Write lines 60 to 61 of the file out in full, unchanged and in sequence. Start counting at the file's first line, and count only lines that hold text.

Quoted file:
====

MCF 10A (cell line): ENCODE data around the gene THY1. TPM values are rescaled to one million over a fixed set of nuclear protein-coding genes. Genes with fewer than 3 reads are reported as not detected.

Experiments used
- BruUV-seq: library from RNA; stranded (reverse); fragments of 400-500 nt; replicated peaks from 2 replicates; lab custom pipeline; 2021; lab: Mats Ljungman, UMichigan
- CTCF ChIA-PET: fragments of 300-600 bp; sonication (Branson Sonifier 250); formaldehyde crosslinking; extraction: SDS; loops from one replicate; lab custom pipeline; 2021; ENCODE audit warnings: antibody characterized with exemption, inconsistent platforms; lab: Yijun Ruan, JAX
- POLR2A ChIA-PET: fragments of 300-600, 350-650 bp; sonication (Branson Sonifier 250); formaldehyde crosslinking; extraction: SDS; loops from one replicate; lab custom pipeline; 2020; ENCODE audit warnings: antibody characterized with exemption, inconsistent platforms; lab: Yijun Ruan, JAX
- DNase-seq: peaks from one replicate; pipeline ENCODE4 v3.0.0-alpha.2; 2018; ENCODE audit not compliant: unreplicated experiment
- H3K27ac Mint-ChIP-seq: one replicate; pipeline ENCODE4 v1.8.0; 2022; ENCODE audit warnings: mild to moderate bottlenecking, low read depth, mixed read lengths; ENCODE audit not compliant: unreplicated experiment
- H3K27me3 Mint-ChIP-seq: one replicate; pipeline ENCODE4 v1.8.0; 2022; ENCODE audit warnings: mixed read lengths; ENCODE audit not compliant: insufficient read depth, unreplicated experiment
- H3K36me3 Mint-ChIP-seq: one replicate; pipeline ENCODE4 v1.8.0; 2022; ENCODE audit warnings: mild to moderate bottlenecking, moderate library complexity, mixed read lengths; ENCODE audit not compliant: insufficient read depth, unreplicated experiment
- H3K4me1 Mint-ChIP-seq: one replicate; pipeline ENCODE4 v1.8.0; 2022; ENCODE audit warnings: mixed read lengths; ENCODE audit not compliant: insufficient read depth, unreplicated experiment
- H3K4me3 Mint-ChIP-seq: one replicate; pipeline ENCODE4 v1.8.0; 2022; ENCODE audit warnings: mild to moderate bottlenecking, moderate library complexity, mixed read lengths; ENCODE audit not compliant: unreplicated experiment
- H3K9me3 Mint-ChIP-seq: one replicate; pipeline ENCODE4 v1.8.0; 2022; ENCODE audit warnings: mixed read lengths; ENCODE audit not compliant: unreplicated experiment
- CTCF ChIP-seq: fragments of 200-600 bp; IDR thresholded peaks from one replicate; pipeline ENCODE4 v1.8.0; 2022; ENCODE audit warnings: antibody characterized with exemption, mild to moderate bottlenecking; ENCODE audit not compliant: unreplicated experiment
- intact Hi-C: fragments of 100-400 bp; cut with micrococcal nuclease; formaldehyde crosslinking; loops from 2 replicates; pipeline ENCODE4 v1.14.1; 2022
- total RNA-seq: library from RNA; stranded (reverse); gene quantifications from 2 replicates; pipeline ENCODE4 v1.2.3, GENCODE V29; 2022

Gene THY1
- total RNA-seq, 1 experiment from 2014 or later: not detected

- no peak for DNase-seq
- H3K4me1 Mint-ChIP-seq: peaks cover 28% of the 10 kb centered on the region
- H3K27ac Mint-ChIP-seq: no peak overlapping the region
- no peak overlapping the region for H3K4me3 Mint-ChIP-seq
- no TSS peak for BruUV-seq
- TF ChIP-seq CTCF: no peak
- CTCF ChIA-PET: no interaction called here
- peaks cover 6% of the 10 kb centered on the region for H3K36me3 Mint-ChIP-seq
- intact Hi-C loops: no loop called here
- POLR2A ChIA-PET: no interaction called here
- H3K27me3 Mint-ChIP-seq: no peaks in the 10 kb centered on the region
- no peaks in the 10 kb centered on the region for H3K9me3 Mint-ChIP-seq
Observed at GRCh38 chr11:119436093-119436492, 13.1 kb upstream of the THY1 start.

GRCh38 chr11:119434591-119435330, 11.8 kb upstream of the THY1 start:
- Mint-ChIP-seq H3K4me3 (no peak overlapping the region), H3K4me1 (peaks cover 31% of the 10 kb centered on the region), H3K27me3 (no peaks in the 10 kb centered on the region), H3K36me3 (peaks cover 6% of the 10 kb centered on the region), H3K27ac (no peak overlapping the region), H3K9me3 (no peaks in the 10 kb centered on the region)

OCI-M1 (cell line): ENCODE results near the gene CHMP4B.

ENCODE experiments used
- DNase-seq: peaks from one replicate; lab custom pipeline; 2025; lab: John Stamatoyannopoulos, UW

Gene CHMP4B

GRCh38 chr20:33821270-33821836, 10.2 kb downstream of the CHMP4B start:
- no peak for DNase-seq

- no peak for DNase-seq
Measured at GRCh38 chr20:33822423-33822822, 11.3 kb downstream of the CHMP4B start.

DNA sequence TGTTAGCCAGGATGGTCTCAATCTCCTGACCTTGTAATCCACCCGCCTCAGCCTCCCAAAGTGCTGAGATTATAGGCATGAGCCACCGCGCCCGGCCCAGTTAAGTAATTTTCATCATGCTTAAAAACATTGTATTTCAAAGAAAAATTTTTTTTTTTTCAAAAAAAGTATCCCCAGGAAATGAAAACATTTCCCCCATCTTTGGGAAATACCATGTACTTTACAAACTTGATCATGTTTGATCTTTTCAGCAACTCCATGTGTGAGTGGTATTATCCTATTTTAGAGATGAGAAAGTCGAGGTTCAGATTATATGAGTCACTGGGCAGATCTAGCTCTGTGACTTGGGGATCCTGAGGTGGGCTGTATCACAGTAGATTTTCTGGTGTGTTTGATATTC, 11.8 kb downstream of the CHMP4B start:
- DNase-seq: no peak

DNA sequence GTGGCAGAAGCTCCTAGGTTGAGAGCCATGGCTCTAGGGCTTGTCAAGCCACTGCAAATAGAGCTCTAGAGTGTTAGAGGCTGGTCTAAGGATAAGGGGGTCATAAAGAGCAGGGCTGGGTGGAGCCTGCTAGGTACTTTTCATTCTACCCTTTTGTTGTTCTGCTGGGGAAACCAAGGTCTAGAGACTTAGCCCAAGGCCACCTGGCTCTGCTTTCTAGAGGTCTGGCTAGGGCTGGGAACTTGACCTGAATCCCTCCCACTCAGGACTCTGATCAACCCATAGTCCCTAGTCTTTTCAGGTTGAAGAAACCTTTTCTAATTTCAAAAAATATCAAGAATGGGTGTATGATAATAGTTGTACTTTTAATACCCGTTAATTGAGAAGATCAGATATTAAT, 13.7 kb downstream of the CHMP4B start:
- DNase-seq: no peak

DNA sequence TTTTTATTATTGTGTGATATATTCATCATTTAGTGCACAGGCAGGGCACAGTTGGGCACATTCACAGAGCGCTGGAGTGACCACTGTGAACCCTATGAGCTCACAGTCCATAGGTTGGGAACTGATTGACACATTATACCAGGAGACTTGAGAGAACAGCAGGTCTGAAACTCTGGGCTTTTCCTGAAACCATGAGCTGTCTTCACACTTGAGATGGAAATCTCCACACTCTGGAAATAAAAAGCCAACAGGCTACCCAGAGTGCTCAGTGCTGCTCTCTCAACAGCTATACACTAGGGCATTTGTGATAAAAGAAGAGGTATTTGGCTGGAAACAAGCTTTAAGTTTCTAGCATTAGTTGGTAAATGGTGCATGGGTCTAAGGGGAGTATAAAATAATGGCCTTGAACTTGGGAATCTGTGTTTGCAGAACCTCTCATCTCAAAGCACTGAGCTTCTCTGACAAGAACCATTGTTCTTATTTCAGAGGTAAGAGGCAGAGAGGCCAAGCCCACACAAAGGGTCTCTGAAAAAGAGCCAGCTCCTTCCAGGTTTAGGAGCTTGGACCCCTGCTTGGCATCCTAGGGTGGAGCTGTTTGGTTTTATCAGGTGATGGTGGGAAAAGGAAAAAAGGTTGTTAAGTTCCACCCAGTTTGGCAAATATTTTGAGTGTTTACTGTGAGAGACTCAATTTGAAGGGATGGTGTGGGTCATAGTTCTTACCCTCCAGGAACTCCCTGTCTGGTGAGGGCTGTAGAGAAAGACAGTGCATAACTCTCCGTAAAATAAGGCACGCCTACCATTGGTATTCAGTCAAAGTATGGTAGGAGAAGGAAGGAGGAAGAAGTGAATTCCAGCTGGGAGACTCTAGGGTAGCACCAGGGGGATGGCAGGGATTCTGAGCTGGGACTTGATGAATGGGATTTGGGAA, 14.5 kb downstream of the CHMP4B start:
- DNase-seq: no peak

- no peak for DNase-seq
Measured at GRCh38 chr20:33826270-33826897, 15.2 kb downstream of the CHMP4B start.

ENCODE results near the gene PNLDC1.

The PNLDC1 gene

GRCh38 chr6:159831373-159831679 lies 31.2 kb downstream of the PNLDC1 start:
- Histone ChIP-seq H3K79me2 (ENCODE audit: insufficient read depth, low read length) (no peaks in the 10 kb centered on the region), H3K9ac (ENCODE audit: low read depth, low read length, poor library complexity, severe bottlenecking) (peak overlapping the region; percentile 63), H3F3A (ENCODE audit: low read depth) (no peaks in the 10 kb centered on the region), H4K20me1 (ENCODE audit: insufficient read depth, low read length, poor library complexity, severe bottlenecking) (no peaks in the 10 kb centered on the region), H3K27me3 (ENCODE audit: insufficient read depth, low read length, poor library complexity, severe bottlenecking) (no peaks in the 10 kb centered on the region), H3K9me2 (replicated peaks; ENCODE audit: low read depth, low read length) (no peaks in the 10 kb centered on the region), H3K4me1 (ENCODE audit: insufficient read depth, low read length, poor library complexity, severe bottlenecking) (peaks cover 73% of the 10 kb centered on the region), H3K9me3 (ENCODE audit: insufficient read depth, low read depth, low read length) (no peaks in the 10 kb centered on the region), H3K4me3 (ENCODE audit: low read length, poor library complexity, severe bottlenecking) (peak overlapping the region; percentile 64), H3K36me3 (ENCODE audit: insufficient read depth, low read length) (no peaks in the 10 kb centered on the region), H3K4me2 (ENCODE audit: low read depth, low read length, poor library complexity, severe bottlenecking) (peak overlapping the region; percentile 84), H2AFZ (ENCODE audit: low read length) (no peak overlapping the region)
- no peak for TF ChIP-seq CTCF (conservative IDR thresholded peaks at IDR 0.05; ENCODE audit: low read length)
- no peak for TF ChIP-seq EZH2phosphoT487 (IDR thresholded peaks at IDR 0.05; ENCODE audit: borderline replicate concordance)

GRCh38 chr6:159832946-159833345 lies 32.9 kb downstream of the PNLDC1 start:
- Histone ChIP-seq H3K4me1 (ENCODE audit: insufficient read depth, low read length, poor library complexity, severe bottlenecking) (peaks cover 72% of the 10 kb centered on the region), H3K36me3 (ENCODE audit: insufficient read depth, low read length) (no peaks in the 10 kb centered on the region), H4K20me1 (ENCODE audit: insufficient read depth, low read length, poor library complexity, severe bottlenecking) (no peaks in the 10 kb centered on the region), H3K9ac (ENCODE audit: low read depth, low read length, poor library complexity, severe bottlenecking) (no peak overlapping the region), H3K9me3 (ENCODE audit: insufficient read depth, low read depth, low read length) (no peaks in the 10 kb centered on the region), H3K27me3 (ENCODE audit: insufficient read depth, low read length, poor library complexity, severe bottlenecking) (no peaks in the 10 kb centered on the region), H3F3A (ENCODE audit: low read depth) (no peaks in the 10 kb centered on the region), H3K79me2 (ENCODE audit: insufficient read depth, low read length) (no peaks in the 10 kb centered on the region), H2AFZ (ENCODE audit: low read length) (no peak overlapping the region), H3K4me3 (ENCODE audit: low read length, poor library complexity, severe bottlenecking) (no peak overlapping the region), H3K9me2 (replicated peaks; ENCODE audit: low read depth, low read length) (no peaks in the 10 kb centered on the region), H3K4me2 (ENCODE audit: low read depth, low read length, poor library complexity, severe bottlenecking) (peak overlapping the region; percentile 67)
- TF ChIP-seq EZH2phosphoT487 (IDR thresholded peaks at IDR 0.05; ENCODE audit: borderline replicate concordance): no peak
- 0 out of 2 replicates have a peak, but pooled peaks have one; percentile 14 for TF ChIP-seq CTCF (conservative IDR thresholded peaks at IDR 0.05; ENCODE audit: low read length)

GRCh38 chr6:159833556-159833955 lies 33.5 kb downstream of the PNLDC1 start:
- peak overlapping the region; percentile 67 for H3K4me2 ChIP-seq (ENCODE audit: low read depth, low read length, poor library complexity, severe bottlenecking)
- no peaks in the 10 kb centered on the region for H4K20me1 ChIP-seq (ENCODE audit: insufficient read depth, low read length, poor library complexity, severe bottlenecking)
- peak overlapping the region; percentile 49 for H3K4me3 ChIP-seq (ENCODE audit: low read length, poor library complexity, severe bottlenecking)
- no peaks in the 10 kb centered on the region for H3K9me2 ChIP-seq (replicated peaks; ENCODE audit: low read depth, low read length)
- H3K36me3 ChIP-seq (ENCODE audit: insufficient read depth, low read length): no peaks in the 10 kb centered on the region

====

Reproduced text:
- peak overlapping the region; percentile 67 for H3K4me2 ChIP-seq (ENCODE audit: low read depth, low read length, poor library complexity, severe bottlenecking)
- no peaks in the 10 kb centered on the region for H4K20me1 ChIP-seq (ENCODE audit: insufficient read depth, low read length, poor library complexity, severe bottlenecking)